• Record: found
              • Abstract: found
              • Article: not found

              Statistical learning of tone sequences by human infants and adults.

              Previous research suggests that language learners can detect and use the statistical properties of syllable sequences to discover words in continuous speech (e.g. Aslin, R.N., Saffran, J.R., Newport, E.L., 1998. Computation of conditional probability statistics by 8-month-old infants. Psychological Science 9, 321-324; Saffran, J.R., Aslin, R.N., Newport, E.L., 1996. Statistical learning by 8-month-old infants. Science 274, 1926-1928; Saffran, J., R., Newport, E.L., Aslin, R.N., (1996). Word segmentation: the role of distributional cues. Journal of Memory and Language 35, 606-621; Saffran, J.R., Newport, E.L., Aslin, R.N., Tunick, R.A., Barrueco, S., 1997. Incidental language learning: Listening (and learning) out of the corner of your ear. Psychological Science 8, 101-195). In the present research, we asked whether this statistical learning ability is uniquely tied to linguistic materials. Subjects were exposed to continuous non-linguistic auditory sequences whose elements were organized into 'tone words'. As in our previous studies, statistical information was the only word boundary cue available to learners. Both adults and 8-month-old infants succeeded at segmenting the tone stream, with performance indistinguishable from that obtained with syllable streams. These results suggest that a learning mechanism previously shown to be involved in word segmentation can also be used to segment sequences of non-linguistic stimuli.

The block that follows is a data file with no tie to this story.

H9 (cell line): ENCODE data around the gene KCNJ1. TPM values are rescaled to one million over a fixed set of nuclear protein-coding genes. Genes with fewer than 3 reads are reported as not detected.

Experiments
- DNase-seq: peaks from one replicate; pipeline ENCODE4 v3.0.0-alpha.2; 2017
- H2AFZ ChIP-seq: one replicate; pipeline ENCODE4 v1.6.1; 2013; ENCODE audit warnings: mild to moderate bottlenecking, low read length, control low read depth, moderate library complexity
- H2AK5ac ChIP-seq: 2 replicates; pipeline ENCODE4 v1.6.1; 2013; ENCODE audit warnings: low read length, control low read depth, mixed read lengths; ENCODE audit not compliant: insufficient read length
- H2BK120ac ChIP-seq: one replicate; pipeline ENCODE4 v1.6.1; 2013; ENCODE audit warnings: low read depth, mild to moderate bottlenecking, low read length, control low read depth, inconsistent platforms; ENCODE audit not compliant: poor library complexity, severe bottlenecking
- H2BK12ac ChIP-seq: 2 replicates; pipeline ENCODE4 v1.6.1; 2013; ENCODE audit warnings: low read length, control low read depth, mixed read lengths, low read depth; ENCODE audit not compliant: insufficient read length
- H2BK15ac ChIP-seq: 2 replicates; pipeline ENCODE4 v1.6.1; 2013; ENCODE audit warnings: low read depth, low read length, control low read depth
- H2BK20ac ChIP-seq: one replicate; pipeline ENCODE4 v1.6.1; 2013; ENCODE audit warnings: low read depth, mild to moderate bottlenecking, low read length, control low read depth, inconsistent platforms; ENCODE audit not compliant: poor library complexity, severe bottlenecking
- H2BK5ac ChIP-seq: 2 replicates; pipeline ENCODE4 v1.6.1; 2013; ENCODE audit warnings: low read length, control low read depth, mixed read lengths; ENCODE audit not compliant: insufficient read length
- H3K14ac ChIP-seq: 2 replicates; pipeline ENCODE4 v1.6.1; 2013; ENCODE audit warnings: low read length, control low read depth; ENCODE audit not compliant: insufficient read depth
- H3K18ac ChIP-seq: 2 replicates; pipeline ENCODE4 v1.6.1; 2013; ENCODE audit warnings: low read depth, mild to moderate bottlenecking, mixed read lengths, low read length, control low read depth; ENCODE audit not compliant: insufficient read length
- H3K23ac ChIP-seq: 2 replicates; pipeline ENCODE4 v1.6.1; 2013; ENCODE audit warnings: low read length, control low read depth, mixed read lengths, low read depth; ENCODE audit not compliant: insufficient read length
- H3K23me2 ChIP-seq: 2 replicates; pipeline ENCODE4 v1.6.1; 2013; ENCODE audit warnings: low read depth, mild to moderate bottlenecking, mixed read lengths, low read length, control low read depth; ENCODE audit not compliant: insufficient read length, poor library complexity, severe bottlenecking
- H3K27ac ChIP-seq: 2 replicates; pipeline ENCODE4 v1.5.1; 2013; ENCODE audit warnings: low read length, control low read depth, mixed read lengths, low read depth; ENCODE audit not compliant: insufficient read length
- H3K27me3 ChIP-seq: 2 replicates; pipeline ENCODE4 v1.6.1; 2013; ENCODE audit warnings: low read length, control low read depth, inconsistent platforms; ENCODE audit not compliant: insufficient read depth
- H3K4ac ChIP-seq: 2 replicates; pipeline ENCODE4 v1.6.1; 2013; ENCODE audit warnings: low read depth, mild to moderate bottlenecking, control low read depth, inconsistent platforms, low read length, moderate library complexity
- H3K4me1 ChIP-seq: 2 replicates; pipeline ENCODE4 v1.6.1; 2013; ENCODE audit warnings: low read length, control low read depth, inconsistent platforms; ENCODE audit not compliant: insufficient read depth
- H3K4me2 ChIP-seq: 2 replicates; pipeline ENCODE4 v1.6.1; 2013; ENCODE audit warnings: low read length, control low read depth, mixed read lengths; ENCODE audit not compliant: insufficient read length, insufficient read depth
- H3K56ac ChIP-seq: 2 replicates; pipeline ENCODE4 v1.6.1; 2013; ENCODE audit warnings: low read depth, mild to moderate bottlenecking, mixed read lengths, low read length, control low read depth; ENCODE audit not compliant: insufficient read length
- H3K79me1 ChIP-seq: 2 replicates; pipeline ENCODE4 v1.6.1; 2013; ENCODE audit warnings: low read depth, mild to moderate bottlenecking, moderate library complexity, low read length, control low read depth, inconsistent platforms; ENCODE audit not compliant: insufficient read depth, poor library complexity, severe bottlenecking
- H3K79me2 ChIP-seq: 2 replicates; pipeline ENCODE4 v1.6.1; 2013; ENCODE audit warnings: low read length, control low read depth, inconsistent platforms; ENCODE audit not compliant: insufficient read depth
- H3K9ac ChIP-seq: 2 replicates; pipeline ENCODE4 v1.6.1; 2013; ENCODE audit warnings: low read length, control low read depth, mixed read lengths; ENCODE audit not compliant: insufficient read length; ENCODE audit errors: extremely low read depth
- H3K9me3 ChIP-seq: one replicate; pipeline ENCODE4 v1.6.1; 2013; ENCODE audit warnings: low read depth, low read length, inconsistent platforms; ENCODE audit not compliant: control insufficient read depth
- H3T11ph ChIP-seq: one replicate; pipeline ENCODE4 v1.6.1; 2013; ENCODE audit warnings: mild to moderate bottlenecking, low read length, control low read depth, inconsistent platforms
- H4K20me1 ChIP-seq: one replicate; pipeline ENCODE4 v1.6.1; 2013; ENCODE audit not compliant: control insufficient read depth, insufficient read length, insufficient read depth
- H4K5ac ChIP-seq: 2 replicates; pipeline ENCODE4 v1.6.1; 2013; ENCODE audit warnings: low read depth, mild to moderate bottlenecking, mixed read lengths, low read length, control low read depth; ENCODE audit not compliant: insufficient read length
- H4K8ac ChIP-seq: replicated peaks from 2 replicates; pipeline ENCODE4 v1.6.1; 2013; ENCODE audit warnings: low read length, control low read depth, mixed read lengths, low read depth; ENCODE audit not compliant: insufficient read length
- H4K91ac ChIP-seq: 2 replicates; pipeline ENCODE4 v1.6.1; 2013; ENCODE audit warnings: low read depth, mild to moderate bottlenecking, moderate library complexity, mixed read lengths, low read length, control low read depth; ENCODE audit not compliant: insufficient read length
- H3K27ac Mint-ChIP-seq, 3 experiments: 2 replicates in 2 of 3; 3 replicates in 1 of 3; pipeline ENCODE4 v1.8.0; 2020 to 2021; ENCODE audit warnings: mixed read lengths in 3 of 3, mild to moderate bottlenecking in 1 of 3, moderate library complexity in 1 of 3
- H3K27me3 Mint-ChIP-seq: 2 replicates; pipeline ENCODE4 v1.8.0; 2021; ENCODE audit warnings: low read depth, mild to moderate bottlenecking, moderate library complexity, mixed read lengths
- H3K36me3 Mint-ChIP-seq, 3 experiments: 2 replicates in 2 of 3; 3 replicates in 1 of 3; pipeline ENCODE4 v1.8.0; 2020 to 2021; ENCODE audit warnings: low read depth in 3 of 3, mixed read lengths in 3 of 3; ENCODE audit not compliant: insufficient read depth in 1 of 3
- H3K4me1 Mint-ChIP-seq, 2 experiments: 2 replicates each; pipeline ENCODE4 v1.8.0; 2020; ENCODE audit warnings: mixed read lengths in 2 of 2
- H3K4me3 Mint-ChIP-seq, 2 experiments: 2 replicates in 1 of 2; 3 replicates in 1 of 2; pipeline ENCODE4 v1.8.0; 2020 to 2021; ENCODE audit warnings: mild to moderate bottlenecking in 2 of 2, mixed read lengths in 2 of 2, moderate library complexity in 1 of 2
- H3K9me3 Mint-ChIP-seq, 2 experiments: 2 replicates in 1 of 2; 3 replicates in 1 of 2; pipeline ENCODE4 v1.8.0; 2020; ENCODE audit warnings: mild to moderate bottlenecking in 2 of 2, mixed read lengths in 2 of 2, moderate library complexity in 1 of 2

Author and article information

                Front Evol Neurosci
                Front Evol Neurosci
                Front. Evol. Neurosci.
                Frontiers in Evolutionary Neuroscience
                Frontiers Media S.A.
                16 August 2012
                : 4
                [1] 1simpleInstitute of Neuroscience, Newcastle University Newcastle upon Tyne, UK
                [2] 2simpleCentre for Behavior and Evolution, Newcastle University Newcastle upon Tyne, UK
                [3] 3simpleDepartment of Neurobiology, Howard Hughes Medical Institute, Duke University Durham, NC, USA
                Author notes

                Edited by: Angela D. Friederici, Max Planck Institute for Human Cognitive and Brain Sciences, Germany

                Reviewed by: Josef P. Rauschecker, Georgetown University School of Medicine, USA; Kazuo Okanoya, The University of Tokyo, Japan

                *Correspondence: Christopher I. Petkov, Institute of Neuroscience, Newcastle University Medical School, Framlington Place, Newcastle upon Tyne, NE2 4HH, UK. e-mail: chris.petkov@ 123456ncl.ac.uk
                Erich D. Jarvis, Department of Neurobiology, Howard Hughes Medical Institute, Box 3209, Duke University Medical Center, Durham, NC 27710, USA. e-mail: jarvis@ 123456neuro.duke.edu
                Copyright © 2012 Petkov and Jarvis.

                This is an open-access article distributed under the terms of the Creative Commons Attribution License, which permits use, distribution and reproduction in other forums, provided the original authors and source are credited and subject to any copyright notices concerning any third-party graphics etc.

                Page count
                Figures: 5, Tables: 0, Equations: 0, References: 200, Pages: 24, Words: 22115
                Review Article

                humans, neurobiology, avian, speech, monkeys, evolution, vertebrates, communication


                Comment on this article